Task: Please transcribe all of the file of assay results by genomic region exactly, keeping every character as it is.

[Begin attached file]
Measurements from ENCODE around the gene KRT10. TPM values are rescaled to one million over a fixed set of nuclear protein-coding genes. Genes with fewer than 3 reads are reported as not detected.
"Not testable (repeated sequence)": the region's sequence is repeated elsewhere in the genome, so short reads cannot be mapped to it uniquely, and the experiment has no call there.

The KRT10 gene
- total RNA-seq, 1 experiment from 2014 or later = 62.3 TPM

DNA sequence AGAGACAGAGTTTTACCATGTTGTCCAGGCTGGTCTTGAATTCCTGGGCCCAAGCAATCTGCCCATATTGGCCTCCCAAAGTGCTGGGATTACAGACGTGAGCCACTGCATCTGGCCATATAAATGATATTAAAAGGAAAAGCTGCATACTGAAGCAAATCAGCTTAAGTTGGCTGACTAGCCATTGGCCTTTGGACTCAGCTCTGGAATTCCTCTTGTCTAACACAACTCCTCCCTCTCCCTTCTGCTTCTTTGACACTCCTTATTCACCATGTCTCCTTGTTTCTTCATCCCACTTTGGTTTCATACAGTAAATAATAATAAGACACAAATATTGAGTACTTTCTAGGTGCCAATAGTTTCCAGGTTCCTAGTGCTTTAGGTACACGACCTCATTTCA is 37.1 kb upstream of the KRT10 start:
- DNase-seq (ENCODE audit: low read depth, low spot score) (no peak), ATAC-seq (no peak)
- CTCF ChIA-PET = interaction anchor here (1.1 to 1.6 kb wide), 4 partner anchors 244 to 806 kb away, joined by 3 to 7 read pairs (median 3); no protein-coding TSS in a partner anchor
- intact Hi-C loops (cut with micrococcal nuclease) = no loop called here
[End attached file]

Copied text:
Measurements from ENCODE around the gene KRT10. TPM values are rescaled to one million over a fixed set of nuclear protein-coding genes. Genes with fewer than 3 reads are reported as not detected.
"Not testable (repeated sequence)": the region's sequence is repeated elsewhere in the genome, so short reads cannot be mapped to it uniquely, and the experiment has no call there.

The KRT10 gene
- total RNA-seq, 1 experiment from 2014 or later = 62.3 TPM

DNA sequence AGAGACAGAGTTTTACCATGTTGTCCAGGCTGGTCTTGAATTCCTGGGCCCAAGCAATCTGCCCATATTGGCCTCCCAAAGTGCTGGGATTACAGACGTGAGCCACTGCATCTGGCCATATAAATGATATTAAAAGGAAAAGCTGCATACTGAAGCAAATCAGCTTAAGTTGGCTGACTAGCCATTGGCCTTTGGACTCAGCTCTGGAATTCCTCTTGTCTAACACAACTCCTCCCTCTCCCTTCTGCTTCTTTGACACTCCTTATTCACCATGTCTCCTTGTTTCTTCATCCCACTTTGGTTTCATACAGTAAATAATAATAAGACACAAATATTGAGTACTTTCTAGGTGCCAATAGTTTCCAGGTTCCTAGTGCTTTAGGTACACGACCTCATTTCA is 37.1 kb upstream of the KRT10 start:
- DNase-seq (ENCODE audit: low read depth, low spot score) (no peak), ATAC-seq (no peak)
- CTCF ChIA-PET = interaction anchor here (1.1 to 1.6 kb wide), 4 partner anchors 244 to 806 kb away, joined by 3 to 7 read pairs (median 3); no protein-coding TSS in a partner anchor
- intact Hi-C loops (cut with micrococcal nuclease) = no loop called here